Brightest Silver Age poetesses
Brightest Silver Age poetesses
Let’s have a look at the brightest representatives of Russian poetry of the last century.
Marina Tsvetaeva was one of the most important poets of the Silver Age.
The first volume of Tsvetaeva’s poetry (“Evening Album”) appeared in 1910, when she was only eighteen years old.
Her first poems were full of girlish spontaneity: about first love, friendship with peers, the beauty of nature. They were delicate and romantic, but even then, critics noted the freshness of style, the beginning of a special poetic manner. After a couple of years the style of “intimate schoolgirl’s diary” went by the wayside.
A special place in her lyrics took the image of Moscow (“Poems about Moscow”).
Then, in the life of Marina, already a married woman, appeared Sophia Parnok, her passion.
Marina had her unique poetic style: the separation of the soul from the body. Verses were full of tragic pathos. Events led her family into exile, added motives of separation and loneliness. During this period she wrote dramas and poems.
At the end of life Tsvetaeva had creative crisis. At home, she was the wife of the “enemy of the people”, poems filled with hopeless longing.
Her poems are dedicated to traditional themes: feelings, nature and creativity. Love by Akhmatova is a tragedy or a mutual love, but always burning passion. Without love Akhmatova couldn’t imagine human life.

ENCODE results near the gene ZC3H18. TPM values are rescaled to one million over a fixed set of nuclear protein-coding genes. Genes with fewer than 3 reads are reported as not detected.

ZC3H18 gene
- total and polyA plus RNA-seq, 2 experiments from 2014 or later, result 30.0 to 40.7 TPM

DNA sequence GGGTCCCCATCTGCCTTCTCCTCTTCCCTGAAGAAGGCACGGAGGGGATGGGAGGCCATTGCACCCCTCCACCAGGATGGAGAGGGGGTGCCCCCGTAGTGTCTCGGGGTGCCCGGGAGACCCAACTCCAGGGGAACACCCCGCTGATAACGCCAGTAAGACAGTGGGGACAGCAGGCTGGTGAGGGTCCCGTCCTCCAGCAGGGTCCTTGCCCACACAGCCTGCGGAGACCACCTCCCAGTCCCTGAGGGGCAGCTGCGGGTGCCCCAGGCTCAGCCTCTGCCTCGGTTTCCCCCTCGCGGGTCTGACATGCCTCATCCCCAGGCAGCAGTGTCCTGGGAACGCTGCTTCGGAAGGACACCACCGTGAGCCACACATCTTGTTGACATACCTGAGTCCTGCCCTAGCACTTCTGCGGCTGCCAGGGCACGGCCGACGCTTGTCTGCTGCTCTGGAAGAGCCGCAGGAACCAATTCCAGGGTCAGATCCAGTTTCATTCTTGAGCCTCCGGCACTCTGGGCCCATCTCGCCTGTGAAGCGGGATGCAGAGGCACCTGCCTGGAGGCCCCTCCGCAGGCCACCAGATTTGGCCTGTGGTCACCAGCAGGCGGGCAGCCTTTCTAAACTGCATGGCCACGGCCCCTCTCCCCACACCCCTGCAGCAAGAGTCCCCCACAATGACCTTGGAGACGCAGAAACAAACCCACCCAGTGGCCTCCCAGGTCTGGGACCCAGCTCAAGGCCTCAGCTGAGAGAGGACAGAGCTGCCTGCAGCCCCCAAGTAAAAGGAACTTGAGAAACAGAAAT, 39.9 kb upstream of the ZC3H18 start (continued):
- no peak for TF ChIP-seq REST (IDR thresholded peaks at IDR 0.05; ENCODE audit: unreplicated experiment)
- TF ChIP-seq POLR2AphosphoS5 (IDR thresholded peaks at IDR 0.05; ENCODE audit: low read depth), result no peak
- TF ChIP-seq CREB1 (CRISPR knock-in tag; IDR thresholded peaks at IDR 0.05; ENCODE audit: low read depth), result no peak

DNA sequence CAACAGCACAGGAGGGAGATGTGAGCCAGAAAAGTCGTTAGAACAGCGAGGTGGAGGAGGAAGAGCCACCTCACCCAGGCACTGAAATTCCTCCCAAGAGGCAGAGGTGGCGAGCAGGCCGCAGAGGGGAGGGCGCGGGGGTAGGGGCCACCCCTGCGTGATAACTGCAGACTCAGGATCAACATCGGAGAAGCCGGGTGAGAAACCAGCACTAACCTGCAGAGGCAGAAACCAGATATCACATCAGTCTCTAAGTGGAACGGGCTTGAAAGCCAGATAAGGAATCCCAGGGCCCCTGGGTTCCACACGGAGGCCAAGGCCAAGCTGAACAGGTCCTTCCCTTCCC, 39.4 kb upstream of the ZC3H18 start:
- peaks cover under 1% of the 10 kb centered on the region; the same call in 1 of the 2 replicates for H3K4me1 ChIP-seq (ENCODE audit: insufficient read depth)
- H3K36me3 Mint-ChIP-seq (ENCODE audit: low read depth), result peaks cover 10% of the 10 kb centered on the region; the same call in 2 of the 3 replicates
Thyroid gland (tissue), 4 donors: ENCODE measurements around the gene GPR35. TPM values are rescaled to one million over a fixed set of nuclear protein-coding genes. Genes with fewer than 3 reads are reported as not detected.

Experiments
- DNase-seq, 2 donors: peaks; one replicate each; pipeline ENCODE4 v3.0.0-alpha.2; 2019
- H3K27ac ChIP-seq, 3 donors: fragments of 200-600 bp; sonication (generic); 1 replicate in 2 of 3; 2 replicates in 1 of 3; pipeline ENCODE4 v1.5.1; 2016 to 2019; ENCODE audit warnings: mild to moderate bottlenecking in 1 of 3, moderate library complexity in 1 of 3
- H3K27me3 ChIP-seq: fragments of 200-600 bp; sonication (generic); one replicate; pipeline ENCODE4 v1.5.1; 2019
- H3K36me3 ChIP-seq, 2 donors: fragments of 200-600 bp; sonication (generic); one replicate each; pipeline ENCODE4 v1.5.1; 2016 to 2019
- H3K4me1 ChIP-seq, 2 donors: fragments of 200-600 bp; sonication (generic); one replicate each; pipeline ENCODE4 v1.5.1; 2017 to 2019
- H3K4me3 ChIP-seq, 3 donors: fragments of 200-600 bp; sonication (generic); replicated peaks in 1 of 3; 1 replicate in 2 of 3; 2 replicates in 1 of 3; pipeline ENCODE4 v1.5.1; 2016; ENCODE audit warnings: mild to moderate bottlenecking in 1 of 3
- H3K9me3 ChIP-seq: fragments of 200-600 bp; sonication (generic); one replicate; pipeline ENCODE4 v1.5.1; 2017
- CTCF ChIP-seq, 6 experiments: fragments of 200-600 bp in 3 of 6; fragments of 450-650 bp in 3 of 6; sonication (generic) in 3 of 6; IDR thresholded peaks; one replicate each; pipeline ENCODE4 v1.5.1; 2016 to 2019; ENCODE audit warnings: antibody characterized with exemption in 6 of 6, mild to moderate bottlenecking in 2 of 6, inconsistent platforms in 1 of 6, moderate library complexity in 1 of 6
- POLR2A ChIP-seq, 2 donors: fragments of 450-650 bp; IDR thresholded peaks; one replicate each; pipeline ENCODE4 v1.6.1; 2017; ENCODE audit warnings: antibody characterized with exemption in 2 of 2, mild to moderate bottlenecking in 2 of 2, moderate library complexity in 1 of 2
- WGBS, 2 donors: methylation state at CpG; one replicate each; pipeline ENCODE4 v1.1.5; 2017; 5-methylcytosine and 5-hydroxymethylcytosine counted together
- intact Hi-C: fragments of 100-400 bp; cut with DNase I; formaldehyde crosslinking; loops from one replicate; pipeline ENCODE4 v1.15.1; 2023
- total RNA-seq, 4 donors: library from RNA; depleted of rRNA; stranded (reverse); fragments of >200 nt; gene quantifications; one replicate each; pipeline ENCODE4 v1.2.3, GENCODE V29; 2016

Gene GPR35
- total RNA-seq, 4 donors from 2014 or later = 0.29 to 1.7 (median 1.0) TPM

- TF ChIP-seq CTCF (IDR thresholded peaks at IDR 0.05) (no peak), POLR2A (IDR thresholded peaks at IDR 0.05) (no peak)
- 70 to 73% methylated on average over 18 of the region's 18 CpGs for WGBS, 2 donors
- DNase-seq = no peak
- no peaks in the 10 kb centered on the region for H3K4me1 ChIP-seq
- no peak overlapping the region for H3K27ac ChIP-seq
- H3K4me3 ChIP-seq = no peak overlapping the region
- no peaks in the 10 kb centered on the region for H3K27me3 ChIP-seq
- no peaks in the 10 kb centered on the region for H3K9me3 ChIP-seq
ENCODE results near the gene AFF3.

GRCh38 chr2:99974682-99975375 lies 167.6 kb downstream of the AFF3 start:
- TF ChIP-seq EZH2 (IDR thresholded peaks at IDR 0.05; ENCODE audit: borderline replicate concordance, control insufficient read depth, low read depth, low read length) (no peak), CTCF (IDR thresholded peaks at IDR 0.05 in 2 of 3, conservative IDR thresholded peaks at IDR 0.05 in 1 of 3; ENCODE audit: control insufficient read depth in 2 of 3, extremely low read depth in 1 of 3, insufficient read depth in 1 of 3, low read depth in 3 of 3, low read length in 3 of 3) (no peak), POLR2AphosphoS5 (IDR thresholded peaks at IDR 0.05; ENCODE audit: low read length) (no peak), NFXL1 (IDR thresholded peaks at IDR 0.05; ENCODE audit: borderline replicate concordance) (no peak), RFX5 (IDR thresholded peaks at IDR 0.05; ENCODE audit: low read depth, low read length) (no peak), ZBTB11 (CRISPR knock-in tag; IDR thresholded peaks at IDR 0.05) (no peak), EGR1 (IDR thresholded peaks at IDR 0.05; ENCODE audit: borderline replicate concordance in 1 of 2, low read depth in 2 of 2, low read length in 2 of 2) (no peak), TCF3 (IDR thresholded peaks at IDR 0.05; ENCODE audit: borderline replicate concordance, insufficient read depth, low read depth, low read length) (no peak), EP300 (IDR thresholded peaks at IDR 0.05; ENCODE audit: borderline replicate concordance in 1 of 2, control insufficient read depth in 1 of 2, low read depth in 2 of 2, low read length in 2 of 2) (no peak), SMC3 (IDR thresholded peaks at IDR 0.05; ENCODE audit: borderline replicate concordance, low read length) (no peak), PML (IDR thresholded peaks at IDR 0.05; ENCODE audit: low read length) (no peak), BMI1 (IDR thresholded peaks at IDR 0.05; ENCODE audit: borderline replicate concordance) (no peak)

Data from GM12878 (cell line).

The pathos of urban romance poet is devoted to St. Petersburg – attractive and romantic.
Authoritativeness and power describe any line of Akhmatova’s poetry. She knew how to be restrained when cries of suffering torn from the breast. In her tragic fate, there were many reasons to hate political system, the people. However, Anna kept the greatness of the words to the end of her days.
Throughout her poetic life Zinaida had changed several roles. In her early career, she was called “decadent Madonna” – for striking androgynous image, which combines features of both sexes. In her poems she confessed in love with herself and shocked the society.
This vamp image existed before meeting her future husband, Dmitry Merezhkovsky. Her married life was free: threesome love, lovers. Everything was reflected in the poems.
Gippius and Merezhkovskiy created Symbolists club, which became the center of social life. Young poets, writers and philosophers often visited their house. Zinaida was constantly looking for new sounds and rhythms. But then she had to emigrate. Away from home, Zinaida almost could not create. She struggled with loneliness and foretold the end.
The woman was called “Russian Sappho” for the soulful love lyrics. Sophia was a Russian poet and translator, sister of poet Valentin Parnakh and children’s author Yelizaveta Tarakhovskaya.
Sophia had a passionate love affair with Tsvetaeva. Her first book of poems was non-decadent, about love between women. She made her living translating poems by Charles Baudelaire, novels by Romain Rolland, Marcel Proust, Henri Barbusse and others.